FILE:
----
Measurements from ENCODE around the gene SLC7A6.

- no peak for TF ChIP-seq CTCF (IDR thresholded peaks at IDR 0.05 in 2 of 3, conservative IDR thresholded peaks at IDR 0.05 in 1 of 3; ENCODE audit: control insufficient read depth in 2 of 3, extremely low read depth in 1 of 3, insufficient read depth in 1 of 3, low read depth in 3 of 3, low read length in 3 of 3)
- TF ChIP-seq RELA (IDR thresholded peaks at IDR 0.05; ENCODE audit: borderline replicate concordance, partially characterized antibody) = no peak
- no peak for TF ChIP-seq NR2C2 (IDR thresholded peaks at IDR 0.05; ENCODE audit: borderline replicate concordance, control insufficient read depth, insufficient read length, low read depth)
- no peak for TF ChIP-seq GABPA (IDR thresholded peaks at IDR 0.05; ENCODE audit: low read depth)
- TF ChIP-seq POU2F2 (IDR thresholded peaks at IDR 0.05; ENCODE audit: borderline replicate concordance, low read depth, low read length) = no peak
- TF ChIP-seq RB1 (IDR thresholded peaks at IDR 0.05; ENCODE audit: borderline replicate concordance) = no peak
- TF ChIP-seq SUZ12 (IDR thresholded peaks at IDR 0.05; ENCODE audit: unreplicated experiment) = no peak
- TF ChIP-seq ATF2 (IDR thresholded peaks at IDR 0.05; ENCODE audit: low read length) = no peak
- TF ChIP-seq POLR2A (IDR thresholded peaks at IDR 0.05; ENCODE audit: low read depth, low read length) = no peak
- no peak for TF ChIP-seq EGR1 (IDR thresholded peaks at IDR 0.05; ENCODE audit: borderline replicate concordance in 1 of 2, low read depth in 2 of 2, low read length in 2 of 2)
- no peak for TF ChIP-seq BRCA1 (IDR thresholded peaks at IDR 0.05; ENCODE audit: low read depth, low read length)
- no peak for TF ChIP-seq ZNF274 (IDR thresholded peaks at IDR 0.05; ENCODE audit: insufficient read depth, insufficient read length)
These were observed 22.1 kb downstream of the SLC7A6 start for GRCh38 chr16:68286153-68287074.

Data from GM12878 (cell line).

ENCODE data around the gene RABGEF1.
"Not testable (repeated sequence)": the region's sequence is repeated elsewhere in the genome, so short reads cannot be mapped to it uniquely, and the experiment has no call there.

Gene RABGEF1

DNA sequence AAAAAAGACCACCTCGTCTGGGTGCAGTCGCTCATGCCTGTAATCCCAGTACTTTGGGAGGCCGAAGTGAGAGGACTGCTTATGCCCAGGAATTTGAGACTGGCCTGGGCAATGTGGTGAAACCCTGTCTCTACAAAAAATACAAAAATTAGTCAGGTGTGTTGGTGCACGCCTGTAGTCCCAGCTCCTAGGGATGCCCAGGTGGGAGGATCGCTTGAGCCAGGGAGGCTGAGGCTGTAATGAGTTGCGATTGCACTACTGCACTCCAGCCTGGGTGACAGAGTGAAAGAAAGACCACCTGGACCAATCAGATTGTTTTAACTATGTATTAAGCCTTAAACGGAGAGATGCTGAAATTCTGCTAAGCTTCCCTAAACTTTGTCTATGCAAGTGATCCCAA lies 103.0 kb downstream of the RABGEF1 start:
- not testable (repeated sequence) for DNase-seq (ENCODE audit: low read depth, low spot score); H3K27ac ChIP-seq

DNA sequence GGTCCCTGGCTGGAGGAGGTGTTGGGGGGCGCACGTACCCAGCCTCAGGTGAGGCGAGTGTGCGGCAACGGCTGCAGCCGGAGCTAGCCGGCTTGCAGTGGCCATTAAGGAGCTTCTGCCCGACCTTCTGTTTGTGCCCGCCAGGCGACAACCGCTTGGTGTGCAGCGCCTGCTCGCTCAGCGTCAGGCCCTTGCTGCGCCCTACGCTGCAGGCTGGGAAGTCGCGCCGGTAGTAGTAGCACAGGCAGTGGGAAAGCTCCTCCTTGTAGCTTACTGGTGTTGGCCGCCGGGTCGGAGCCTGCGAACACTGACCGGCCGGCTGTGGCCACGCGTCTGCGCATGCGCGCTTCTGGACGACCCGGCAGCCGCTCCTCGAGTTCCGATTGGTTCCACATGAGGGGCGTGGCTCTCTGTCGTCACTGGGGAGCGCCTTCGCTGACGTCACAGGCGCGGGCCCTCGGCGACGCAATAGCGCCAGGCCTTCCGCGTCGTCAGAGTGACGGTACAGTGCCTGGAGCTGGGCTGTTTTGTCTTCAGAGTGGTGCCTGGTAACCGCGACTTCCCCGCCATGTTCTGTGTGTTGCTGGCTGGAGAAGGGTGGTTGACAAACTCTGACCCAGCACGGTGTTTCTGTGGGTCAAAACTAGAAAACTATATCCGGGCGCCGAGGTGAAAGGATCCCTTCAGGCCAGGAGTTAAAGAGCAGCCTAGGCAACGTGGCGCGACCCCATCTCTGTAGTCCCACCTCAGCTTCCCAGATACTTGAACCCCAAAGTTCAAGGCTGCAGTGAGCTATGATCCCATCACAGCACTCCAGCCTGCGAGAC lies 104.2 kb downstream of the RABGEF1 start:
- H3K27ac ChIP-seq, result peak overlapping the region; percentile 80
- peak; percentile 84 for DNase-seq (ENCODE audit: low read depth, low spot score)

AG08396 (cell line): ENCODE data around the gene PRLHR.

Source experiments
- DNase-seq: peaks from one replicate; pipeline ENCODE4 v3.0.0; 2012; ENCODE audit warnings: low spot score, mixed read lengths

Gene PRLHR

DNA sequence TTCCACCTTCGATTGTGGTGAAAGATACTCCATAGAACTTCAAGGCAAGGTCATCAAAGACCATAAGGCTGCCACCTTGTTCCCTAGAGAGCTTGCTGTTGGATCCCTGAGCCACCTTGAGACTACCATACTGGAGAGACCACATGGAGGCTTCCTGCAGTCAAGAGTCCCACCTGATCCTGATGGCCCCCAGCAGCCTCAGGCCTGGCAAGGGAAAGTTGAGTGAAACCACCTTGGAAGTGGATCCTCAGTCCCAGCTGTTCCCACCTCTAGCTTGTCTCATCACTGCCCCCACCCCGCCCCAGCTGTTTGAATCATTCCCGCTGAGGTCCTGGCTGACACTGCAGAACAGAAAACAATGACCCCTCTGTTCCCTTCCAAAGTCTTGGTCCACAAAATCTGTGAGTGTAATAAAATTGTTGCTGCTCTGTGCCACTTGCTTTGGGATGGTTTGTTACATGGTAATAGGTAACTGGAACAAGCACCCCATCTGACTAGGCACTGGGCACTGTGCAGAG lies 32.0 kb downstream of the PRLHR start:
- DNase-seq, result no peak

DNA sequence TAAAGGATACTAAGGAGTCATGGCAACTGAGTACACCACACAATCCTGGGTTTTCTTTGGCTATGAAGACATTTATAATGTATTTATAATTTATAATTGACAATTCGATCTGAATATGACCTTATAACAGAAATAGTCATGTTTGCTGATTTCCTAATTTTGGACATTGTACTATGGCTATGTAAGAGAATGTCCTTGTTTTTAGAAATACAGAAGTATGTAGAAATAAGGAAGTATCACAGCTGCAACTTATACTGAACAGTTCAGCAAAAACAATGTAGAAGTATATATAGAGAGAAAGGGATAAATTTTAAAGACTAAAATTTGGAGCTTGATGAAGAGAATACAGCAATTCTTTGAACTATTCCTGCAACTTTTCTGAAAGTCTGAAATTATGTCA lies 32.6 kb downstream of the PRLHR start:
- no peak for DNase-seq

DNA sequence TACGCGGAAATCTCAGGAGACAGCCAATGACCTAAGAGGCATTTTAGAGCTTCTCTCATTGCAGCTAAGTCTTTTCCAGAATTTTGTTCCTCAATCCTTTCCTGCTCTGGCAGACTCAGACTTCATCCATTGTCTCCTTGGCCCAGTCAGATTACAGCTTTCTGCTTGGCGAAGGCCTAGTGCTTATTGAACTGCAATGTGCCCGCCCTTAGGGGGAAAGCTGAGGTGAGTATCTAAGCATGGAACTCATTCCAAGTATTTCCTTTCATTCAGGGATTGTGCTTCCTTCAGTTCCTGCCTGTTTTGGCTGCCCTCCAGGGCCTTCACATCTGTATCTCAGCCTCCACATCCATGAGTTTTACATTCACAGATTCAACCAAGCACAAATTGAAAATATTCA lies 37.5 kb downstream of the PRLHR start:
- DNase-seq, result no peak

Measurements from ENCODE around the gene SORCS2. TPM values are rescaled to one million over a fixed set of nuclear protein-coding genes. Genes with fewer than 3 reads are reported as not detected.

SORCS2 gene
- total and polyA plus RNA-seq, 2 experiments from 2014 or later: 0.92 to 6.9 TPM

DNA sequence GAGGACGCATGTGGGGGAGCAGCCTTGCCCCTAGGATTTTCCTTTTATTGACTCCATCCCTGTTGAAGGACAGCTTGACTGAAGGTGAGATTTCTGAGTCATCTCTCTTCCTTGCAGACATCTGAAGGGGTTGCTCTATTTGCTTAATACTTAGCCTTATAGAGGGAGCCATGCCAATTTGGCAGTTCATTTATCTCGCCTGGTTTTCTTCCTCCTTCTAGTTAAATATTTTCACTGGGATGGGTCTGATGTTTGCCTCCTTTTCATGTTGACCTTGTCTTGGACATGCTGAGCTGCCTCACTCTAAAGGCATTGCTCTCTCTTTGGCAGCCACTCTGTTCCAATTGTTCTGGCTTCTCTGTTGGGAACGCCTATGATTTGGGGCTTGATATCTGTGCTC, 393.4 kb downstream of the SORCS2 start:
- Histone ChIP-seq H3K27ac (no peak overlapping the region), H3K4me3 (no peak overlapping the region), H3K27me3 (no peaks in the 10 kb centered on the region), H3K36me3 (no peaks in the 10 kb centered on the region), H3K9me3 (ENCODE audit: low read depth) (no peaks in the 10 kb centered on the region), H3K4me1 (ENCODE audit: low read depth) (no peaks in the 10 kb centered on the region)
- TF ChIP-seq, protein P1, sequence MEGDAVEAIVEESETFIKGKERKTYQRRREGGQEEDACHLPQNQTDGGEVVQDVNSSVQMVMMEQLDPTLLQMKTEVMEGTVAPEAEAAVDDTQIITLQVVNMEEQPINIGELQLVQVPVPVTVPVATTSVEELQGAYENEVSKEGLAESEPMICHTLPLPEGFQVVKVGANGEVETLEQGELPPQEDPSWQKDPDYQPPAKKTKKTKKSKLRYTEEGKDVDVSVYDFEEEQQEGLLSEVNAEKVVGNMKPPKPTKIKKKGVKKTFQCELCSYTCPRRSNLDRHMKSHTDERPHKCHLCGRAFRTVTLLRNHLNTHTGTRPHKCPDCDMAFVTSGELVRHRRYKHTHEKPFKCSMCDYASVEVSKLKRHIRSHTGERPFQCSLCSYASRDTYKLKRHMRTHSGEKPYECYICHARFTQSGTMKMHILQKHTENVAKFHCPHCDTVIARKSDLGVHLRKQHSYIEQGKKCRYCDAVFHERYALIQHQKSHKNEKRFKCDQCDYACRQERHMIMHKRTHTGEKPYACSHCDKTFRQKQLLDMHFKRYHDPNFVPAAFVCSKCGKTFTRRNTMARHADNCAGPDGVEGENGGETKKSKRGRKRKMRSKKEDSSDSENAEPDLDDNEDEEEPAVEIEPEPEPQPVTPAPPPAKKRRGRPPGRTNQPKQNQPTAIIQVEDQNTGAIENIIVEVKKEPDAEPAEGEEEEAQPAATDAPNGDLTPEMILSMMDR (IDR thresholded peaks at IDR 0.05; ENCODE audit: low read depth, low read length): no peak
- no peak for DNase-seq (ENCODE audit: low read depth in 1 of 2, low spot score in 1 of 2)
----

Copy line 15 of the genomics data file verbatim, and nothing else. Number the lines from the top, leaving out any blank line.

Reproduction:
Data from GM12878 (cell line).